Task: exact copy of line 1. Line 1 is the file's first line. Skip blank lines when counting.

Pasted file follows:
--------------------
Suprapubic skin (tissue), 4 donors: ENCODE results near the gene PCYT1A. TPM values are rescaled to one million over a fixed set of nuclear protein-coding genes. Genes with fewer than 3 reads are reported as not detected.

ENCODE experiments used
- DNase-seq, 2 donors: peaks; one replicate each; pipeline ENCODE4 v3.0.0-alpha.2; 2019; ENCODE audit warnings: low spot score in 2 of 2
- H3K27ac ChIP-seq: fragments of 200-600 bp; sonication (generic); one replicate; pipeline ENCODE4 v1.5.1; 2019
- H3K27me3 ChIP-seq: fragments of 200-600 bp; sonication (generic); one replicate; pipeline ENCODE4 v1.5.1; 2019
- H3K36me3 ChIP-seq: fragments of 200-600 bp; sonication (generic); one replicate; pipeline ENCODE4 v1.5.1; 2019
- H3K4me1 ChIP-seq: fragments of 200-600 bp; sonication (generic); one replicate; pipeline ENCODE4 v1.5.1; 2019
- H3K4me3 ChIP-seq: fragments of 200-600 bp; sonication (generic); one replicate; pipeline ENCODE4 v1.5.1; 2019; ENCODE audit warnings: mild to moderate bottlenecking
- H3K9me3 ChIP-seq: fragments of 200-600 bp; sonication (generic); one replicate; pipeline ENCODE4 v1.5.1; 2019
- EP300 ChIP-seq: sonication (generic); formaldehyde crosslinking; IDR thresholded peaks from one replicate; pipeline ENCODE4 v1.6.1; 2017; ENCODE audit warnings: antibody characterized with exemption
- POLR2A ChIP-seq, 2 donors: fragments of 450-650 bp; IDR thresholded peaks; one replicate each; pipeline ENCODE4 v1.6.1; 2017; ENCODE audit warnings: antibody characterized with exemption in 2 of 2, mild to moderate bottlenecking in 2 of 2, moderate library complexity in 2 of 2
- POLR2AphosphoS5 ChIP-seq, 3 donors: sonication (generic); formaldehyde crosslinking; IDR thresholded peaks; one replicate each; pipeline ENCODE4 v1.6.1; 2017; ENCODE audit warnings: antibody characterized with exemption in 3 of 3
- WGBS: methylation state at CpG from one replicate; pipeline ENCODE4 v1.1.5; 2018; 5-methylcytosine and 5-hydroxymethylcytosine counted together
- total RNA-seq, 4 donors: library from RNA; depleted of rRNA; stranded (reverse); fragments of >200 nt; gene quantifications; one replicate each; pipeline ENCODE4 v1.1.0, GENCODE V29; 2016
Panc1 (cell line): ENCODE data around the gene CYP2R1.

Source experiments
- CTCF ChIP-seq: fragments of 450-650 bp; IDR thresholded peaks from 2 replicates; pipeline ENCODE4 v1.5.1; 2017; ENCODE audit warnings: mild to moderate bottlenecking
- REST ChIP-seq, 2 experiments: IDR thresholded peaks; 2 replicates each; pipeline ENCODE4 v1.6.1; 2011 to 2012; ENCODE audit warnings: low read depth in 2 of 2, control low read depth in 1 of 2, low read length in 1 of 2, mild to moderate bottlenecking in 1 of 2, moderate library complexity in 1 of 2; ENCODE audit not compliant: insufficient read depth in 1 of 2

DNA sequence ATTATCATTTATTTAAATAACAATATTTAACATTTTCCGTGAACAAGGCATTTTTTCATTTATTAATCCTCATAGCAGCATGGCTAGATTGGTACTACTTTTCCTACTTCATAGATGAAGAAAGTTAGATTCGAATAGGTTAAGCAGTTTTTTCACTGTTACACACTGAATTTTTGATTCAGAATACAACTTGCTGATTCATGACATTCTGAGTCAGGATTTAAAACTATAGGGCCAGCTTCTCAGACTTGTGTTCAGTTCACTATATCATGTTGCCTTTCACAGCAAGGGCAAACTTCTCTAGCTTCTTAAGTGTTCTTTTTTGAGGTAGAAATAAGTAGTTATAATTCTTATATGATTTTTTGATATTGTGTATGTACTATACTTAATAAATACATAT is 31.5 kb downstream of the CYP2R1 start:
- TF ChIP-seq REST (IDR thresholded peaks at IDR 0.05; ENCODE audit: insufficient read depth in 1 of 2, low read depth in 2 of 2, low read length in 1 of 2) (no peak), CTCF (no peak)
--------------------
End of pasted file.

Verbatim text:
Suprapubic skin (tissue), 4 donors: ENCODE results near the gene PCYT1A. TPM values are rescaled to one million over a fixed set of nuclear protein-coding genes. Genes with fewer than 3 reads are reported as not detected.